After Ralston abandons Emma and their children, Emma’s demeanor changes. “The children missed their leisure, the long Saturdays of baseball, train watching, the lengthy hikes to the places that were good to fish or swim. But more than these things they missed their mother. Nettie, especially. In the past, among themselves, they had joked about Emma’s carrying-on, all the little nonsense things—and the teasing. They didn’t understand that they relied on those things. There was no joy now in Emma. And, for the children, everyday life had thinned down into something gray and flavorless. When Emma tried to force the old humor, it was worse, somehow. The children felt the strain.”

To tell a story that spans at least 60 years, an author must narrate by “telling” much more than by “showing.” A skilled writer like Mrs. Weil does this clearly and intelligently. Here is an example.

From childhood Henry’s older brother Drefus had been his mentor and protector. Early on, the author writes: “There’d be hearty hugs and back clapping. And the two men would settle in the living room or on the porch, where they’d talk and smoke, sometimes far into the night. One or the other would produce a bottle. … Then Drefus would elaborate in great earnest on the subject of where he had been. They laughed out loud in the talk. Both were long-bodied men; both tended to draw up a leg as they warmed to a subject. Drefus was in love with flight—of Birmingham, Memphis, Mobile, New Orleans. Of train stations late at night, the goings and coming of strange, city people. His stories were the wonder and Henry the audience—it had always been that way. But the self-importance of each man was most warmed and gratified in the company of the other.”

“A Circle of Earth” is more a story of thoughts and emotions than action and dialogue. Mrs. Weil’s subjective narration is never dull; it is insightful and emotive. The scene that portrays Ralston’s return to Emma and the children, in which very little is said, is outstanding. Here is a brief excerpt.

“He had come back, it was true, to seek her out. And although Ralston had gone over the prospect of this hoped-for reunion again and again in his mind, it hadn’t occurred to him to prepare what to say. Nor had it occurred to him that there would be any special awkwardness—that when the moment came, he might not know what to do. …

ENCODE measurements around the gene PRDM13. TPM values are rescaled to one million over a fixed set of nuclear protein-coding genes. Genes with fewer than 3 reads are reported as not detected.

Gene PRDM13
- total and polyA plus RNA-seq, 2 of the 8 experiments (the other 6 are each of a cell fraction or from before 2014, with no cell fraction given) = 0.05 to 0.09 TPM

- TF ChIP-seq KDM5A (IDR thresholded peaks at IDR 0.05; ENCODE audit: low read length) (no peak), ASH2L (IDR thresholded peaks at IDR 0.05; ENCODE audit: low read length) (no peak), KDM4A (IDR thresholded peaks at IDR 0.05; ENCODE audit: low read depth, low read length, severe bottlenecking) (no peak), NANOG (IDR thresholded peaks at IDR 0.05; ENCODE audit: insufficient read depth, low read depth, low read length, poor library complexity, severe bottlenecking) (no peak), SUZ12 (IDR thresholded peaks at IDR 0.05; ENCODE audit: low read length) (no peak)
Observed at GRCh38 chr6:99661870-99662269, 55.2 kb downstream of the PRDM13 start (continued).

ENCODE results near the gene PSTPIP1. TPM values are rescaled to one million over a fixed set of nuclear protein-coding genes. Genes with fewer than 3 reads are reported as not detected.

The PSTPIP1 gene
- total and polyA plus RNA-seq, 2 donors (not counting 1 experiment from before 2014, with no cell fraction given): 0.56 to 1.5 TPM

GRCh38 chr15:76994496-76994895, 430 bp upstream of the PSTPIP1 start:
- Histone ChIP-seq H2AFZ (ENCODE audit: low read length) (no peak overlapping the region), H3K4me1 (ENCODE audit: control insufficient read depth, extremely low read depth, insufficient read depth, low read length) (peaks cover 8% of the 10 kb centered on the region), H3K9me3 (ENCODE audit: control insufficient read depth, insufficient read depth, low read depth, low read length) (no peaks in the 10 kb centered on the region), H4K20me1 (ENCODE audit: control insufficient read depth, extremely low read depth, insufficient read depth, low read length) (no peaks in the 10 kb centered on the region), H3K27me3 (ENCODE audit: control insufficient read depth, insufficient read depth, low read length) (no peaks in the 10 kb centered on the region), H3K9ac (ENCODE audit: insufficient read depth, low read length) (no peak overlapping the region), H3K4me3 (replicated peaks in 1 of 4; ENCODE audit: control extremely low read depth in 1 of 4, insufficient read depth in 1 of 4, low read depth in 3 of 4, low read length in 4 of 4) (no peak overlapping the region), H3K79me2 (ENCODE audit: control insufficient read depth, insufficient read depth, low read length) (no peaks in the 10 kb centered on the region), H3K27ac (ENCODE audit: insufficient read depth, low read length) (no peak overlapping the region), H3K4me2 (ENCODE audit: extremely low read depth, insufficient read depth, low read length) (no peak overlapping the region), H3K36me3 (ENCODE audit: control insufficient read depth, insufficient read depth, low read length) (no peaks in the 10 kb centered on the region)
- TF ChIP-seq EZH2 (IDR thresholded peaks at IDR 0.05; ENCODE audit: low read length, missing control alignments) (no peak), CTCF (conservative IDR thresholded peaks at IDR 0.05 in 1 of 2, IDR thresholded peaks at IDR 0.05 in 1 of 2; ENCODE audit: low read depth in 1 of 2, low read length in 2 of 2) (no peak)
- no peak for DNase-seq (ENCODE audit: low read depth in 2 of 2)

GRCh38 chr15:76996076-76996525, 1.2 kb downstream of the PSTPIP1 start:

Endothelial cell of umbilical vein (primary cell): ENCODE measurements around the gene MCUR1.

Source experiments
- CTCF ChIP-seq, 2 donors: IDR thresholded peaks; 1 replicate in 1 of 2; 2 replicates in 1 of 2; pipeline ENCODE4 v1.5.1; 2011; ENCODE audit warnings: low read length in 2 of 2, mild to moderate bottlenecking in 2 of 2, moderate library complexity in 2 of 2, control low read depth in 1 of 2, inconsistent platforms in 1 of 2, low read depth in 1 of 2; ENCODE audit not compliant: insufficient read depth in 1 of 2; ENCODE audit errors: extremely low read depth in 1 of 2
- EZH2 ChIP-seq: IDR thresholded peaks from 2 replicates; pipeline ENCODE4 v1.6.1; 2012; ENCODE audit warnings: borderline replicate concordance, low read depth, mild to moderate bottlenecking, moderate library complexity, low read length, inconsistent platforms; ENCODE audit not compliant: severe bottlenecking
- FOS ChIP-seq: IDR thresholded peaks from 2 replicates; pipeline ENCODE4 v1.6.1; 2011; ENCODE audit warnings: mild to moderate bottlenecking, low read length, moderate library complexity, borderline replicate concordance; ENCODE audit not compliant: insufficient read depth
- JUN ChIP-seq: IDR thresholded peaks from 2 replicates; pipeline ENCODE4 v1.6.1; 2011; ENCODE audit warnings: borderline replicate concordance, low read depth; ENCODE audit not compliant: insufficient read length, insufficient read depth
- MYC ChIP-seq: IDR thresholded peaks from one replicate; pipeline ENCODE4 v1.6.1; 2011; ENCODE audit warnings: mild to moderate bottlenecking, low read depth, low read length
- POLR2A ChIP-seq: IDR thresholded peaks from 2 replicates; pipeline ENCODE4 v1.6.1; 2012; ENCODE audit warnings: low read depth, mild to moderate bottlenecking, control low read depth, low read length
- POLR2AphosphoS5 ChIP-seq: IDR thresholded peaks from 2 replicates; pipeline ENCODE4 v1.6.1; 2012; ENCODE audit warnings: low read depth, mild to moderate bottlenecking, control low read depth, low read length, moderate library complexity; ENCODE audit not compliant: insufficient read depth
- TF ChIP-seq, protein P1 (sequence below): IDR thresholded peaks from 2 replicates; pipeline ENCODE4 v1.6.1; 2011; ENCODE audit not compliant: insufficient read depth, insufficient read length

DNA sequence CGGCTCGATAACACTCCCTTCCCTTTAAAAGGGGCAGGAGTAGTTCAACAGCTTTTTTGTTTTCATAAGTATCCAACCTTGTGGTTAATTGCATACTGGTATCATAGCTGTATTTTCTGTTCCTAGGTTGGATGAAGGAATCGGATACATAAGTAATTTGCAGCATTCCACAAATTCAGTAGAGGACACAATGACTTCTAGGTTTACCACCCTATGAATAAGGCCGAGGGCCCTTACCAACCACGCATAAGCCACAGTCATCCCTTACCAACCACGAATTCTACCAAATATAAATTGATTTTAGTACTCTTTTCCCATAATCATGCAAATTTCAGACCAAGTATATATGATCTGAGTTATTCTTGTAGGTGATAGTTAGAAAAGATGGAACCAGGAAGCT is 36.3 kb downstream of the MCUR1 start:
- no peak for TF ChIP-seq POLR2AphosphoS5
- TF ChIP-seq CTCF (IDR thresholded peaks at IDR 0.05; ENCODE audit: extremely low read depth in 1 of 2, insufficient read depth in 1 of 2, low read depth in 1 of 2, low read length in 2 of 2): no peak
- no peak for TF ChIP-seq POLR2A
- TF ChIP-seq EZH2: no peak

“Come back. He had come back. Still, there was nothing to say. Emma didn’t move in her chair. But her feelings, now jarred loose, careened in opposing directions. The children. Safe. They would be safe again. They would no longer be hungry. But he had deserted them, left them to get by any old way that they could. His own blood—wife and family. There was also anger in the wild rush of feelings. And the shame of it. Bruising. She would never get over it. Emma’s emotions were crazy, in their sudden release. For so long it had been there: the dread that tugged at her mind like a tiny, malicious bite. Fear of the hunger. The cold. The mortgage money. The crops. All of it. But it was over, now. He had come back. For a few moments the welter of relief and long overdue anger jammed inside Emma. Then she was overcome by it all.”

There are many scenes in this novel, mostly serious and some light-hearted, that captivated me. These included the scene of Ralston’s return, the scene of Ralston’s courtship of Emma, Henry’s sessions with his psychiatrist, the scene in which Henry begs for food during a brief stop of “riding the rails” with Drefus, the brief, tender scenes that reveal Emma and Lillian’s growing friendship, and a scene in which Lillian converses politely with two senior high school boys that, on a lark, had come to her dilapidated house to check out Lillian’s attractive, easily humiliated, freshman daughter Elizabeth.

Finally, I compliment Mrs. Weil for her excellent use of sensory detail. Her characters always have presence. She employs imagery effectively in brief scenes like this one.

“At not quite 6:30 on a Sunday morning, the sound of the telephone woke Henry. The ringing was strange to his ears, and he lay for some time resisting it, sleep-soaked and perspiring. Night had brought no relief from the early heat spell that had lasted for more than a week. He and Lillian had tangled themselves in the bed sheets, which felt damp to the touch.”

And she employs imagery beautifully in lengthier passages.